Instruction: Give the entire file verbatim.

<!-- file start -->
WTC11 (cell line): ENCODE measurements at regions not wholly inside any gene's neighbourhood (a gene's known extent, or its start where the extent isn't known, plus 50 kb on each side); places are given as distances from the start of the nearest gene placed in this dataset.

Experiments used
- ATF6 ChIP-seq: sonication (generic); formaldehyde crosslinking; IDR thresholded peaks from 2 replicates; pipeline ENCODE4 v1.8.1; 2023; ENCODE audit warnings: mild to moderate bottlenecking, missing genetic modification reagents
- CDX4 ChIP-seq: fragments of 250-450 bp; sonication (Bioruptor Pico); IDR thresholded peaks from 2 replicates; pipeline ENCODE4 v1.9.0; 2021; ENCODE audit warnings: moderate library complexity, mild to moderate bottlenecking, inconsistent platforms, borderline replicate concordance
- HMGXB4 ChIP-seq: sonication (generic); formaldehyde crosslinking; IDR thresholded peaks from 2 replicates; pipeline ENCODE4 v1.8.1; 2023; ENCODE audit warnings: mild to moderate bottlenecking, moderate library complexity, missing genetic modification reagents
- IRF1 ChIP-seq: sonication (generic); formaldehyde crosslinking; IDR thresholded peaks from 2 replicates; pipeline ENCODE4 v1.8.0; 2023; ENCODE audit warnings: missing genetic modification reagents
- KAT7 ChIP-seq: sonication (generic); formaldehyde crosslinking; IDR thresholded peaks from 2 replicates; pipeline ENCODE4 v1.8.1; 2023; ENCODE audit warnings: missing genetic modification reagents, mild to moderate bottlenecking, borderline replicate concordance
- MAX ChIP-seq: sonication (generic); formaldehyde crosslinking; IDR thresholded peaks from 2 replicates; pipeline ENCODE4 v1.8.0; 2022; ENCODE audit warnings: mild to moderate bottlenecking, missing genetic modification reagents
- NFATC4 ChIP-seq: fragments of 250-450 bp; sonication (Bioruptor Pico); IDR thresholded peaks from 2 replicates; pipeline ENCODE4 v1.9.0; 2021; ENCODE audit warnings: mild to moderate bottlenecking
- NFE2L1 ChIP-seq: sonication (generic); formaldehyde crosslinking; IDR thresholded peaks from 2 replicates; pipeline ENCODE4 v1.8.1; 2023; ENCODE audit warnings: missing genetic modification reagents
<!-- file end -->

WTC11 (cell line): ENCODE measurements at regions not wholly inside any gene's neighbourhood (a gene's known extent, or its start where the extent isn't known, plus 50 kb on each side); places are given as distances from the start of the nearest gene placed in this dataset.

Experiments used
- ATF6 ChIP-seq: sonication (generic); formaldehyde crosslinking; IDR thresholded peaks from 2 replicates; pipeline ENCODE4 v1.8.1; 2023; ENCODE audit warnings: mild to moderate bottlenecking, missing genetic modification reagents
- CDX4 ChIP-seq: fragments of 250-450 bp; sonication (Bioruptor Pico); IDR thresholded peaks from 2 replicates; pipeline ENCODE4 v1.9.0; 2021; ENCODE audit warnings: moderate library complexity, mild to moderate bottlenecking, inconsistent platforms, borderline replicate concordance
- HMGXB4 ChIP-seq: sonication (generic); formaldehyde crosslinking; IDR thresholded peaks from 2 replicates; pipeline ENCODE4 v1.8.1; 2023; ENCODE audit warnings: mild to moderate bottlenecking, moderate library complexity, missing genetic modification reagents
- IRF1 ChIP-seq: sonication (generic); formaldehyde crosslinking; IDR thresholded peaks from 2 replicates; pipeline ENCODE4 v1.8.0; 2023; ENCODE audit warnings: missing genetic modification reagents
- KAT7 ChIP-seq: sonication (generic); formaldehyde crosslinking; IDR thresholded peaks from 2 replicates; pipeline ENCODE4 v1.8.1; 2023; ENCODE audit warnings: missing genetic modification reagents, mild to moderate bottlenecking, borderline replicate concordance
- MAX ChIP-seq: sonication (generic); formaldehyde crosslinking; IDR thresholded peaks from 2 replicates; pipeline ENCODE4 v1.8.0; 2022; ENCODE audit warnings: mild to moderate bottlenecking, missing genetic modification reagents
- NFATC4 ChIP-seq: fragments of 250-450 bp; sonication (Bioruptor Pico); IDR thresholded peaks from 2 replicates; pipeline ENCODE4 v1.9.0; 2021; ENCODE audit warnings: mild to moderate bottlenecking
- NFE2L1 ChIP-seq: sonication (generic); formaldehyde crosslinking; IDR thresholded peaks from 2 replicates; pipeline ENCODE4 v1.8.1; 2023; ENCODE audit warnings: missing genetic modification reagents